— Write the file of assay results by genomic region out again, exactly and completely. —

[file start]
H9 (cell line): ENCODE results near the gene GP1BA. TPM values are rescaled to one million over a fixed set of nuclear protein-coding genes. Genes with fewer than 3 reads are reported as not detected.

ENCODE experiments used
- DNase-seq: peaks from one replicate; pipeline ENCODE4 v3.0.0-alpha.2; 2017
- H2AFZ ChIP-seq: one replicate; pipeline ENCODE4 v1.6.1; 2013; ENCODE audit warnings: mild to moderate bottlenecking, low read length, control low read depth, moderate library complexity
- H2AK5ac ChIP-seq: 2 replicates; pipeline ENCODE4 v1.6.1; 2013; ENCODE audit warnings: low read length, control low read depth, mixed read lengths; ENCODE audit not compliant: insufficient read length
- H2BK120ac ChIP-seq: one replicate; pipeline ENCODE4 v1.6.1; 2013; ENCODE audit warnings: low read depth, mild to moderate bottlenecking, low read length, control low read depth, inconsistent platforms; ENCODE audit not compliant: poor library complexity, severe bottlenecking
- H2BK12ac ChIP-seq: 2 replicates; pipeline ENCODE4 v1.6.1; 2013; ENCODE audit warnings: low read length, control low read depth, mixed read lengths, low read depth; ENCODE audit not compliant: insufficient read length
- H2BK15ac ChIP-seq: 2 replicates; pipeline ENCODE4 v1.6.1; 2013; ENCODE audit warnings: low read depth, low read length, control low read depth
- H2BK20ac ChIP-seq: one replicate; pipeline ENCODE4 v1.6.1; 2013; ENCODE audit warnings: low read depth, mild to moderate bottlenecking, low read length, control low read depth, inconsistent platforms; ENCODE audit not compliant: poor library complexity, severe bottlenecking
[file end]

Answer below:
H9 (cell line): ENCODE results near the gene GP1BA. TPM values are rescaled to one million over a fixed set of nuclear protein-coding genes. Genes with fewer than 3 reads are reported as not detected.

ENCODE experiments used
- DNase-seq: peaks from one replicate; pipeline ENCODE4 v3.0.0-alpha.2; 2017
- H2AFZ ChIP-seq: one replicate; pipeline ENCODE4 v1.6.1; 2013; ENCODE audit warnings: mild to moderate bottlenecking, low read length, control low read depth, moderate library complexity
- H2AK5ac ChIP-seq: 2 replicates; pipeline ENCODE4 v1.6.1; 2013; ENCODE audit warnings: low read length, control low read depth, mixed read lengths; ENCODE audit not compliant: insufficient read length
- H2BK120ac ChIP-seq: one replicate; pipeline ENCODE4 v1.6.1; 2013; ENCODE audit warnings: low read depth, mild to moderate bottlenecking, low read length, control low read depth, inconsistent platforms; ENCODE audit not compliant: poor library complexity, severe bottlenecking
- H2BK12ac ChIP-seq: 2 replicates; pipeline ENCODE4 v1.6.1; 2013; ENCODE audit warnings: low read length, control low read depth, mixed read lengths, low read depth; ENCODE audit not compliant: insufficient read length
- H2BK15ac ChIP-seq: 2 replicates; pipeline ENCODE4 v1.6.1; 2013; ENCODE audit warnings: low read depth, low read length, control low read depth
- H2BK20ac ChIP-seq: one replicate; pipeline ENCODE4 v1.6.1; 2013; ENCODE audit warnings: low read depth, mild to moderate bottlenecking, low read length, control low read depth, inconsistent platforms; ENCODE audit not compliant: poor library complexity, severe bottlenecking